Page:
Equinox Hike

Emily Altomare (from left to right), Zofie Rose, Ivy Kuberry and Patti Smith examine an old Oil Creek State Park trail map. This group hiked up to the Benninghoff Overlook to celebrate the Autumnal Equinox.

OIL CREEK TOWNSHIP, Venango County — Native Americans created triangular stone temples, pagans celebrated the harvest holiday of Mabon and at Oil Creek State Park, area residents celebrated the first day of fall with a three-mile hike to the Benninghoff Overlook.

“It is the time of change,” Department of Conservation and Natural Resources Environmental Education Specialist Ivy Kuberry said during Tuesday’s hike. Kuberry provided the hikers with information on how different cultures throughout history have celebrated the Autumnal Equinox.

Kuberry explained that the equinox marks when both the day and night are exactly the same length. She told the group that if they were hiking along the equator, it would seem as if the sun followed the equator itself.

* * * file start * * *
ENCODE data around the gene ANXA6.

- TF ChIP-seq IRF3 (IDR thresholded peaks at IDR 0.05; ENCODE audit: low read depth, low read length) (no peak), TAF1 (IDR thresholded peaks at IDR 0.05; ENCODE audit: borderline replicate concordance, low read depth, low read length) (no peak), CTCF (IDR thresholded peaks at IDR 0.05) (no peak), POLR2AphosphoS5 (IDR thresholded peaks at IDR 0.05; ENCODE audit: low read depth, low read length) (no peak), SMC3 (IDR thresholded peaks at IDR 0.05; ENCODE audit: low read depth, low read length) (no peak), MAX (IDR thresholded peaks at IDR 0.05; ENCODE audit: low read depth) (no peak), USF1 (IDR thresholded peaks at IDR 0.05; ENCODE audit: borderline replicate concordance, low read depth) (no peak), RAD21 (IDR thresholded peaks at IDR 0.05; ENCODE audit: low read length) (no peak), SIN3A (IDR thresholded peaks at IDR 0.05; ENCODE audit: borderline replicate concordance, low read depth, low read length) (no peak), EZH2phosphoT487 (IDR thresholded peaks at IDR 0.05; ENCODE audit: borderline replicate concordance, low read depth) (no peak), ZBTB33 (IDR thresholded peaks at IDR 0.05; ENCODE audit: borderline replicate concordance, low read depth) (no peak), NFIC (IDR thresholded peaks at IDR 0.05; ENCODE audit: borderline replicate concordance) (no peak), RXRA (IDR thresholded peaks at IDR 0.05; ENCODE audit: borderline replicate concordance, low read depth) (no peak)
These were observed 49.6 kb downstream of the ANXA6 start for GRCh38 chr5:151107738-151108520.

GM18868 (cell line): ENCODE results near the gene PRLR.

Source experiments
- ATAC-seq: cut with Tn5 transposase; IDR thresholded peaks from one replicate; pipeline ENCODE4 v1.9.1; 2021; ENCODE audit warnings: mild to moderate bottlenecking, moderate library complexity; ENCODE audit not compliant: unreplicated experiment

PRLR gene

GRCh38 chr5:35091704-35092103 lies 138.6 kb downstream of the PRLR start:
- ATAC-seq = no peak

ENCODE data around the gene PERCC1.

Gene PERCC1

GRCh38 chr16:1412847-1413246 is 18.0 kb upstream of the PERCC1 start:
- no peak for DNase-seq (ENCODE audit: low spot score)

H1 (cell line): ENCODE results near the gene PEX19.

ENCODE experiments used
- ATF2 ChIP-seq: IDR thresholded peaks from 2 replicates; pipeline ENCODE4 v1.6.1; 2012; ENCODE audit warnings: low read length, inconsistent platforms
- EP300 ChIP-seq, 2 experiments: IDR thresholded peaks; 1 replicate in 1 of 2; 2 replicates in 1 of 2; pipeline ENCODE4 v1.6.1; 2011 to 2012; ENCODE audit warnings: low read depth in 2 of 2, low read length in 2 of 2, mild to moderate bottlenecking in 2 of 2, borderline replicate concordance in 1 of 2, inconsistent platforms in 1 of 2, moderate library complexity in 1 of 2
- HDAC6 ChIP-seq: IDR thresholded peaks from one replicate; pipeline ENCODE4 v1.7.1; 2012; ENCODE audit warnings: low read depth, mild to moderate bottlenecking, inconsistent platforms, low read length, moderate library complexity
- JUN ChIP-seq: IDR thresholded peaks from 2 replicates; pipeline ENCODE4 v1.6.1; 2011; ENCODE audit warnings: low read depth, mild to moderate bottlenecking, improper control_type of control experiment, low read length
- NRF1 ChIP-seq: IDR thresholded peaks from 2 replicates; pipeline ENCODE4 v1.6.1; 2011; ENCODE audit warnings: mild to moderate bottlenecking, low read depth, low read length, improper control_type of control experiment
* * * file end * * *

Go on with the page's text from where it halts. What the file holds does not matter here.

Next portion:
The Autumnal Equinox is the first day of fall. To many cultures it has significance in terms of farming and religion. According to Kuberry the Mayans actually built their cities along the path of the two equinoxes and solstices.

For Kuberry, and many area residents, the equinox simply represents the time for changing out shorts for sweaters. “I finally get to wear jeans,” said Kuberry.

This was one of the last hikes where those enjoying nature will get to see the vibrant green colors associated with the spring and summer cycles of the trees.

Kuberry made sure to point out the beginning of transformations that are associated with the changes in seasons. “It’s been really dry recently,” said Kuberry. “When it’s dry the leaves will start changing early.”

Kuberry also told the group that with the equinox comes mushroom season. Kuberry informed the hikers of the different types of mushrooms that grow in Oil Creek State Park, and how long they are ripe for. Kuberry’s favorite mushroom is the Sheep’s Head Mushroom. Unfortunately for mushroom lovers, Sheep’s Head Mushrooms are only “in bloom” for a couple of weeks.

Dvorkin can be reached by email at gdvorkin@titusvilleherald.com.

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